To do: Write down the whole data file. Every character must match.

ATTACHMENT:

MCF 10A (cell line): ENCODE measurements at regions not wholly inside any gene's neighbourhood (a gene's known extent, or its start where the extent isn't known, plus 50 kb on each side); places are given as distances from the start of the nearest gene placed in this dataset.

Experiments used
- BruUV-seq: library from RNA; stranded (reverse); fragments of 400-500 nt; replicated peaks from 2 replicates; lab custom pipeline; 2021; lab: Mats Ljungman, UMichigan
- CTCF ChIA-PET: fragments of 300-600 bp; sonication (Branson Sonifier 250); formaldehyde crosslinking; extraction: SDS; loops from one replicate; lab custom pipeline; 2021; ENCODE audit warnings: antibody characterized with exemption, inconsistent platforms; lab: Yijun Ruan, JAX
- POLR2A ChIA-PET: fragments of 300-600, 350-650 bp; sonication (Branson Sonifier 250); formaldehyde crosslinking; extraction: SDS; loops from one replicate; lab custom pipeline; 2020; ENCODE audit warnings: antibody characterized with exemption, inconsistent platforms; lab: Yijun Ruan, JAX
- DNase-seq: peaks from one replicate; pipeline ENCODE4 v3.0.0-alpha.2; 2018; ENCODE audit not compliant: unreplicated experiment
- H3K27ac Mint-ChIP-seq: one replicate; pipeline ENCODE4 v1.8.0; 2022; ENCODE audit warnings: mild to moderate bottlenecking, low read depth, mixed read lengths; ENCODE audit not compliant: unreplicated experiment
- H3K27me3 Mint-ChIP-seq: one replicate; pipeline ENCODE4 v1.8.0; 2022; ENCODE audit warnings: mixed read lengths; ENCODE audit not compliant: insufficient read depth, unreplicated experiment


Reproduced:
MCF 10A (cell line): ENCODE measurements at regions not wholly inside any gene's neighbourhood (a gene's known extent, or its start where the extent isn't known, plus 50 kb on each side); places are given as distances from the start of the nearest gene placed in this dataset.

Experiments used
- BruUV-seq: library from RNA; stranded (reverse); fragments of 400-500 nt; replicated peaks from 2 replicates; lab custom pipeline; 2021; lab: Mats Ljungman, UMichigan
- CTCF ChIA-PET: fragments of 300-600 bp; sonication (Branson Sonifier 250); formaldehyde crosslinking; extraction: SDS; loops from one replicate; lab custom pipeline; 2021; ENCODE audit warnings: antibody characterized with exemption, inconsistent platforms; lab: Yijun Ruan, JAX
- POLR2A ChIA-PET: fragments of 300-600, 350-650 bp; sonication (Branson Sonifier 250); formaldehyde crosslinking; extraction: SDS; loops from one replicate; lab custom pipeline; 2020; ENCODE audit warnings: antibody characterized with exemption, inconsistent platforms; lab: Yijun Ruan, JAX
- DNase-seq: peaks from one replicate; pipeline ENCODE4 v3.0.0-alpha.2; 2018; ENCODE audit not compliant: unreplicated experiment
- H3K27ac Mint-ChIP-seq: one replicate; pipeline ENCODE4 v1.8.0; 2022; ENCODE audit warnings: mild to moderate bottlenecking, low read depth, mixed read lengths; ENCODE audit not compliant: unreplicated experiment
- H3K27me3 Mint-ChIP-seq: one replicate; pipeline ENCODE4 v1.8.0; 2022; ENCODE audit warnings: mixed read lengths; ENCODE audit not compliant: insufficient read depth, unreplicated experiment